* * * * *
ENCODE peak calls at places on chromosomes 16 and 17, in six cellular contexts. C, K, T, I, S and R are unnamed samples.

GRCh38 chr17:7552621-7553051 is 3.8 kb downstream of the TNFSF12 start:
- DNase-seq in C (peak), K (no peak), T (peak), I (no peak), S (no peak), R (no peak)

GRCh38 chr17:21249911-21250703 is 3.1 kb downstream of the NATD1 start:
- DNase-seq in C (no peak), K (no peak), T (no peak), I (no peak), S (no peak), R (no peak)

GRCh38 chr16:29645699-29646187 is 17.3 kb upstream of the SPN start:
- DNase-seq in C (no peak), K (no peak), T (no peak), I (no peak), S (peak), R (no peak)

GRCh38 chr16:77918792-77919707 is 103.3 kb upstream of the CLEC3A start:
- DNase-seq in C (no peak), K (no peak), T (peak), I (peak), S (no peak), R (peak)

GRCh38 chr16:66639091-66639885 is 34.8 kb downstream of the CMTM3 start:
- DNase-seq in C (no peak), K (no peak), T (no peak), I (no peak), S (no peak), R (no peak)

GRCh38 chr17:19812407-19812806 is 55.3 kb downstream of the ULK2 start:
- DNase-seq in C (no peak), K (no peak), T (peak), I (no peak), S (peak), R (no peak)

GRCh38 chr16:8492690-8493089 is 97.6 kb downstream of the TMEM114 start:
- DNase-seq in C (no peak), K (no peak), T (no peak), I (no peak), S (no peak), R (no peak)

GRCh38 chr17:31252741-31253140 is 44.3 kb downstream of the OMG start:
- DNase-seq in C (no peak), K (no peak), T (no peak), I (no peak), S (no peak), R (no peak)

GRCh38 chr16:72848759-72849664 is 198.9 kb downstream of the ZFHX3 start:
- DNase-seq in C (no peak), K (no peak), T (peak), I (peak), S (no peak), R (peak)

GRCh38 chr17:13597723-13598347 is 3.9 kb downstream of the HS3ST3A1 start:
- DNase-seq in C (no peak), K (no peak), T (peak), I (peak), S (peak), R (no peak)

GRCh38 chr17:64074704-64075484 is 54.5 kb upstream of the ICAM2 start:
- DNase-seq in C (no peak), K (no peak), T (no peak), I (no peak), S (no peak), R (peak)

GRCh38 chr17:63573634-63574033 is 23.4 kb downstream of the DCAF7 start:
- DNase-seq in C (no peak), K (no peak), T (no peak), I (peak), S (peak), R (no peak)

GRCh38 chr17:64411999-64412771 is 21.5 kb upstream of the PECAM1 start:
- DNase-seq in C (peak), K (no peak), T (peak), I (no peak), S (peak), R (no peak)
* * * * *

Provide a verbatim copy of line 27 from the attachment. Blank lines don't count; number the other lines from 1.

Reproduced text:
- DNase-seq in C (peak), K (no peak), T (peak), I (no peak), S (peak), R (no peak)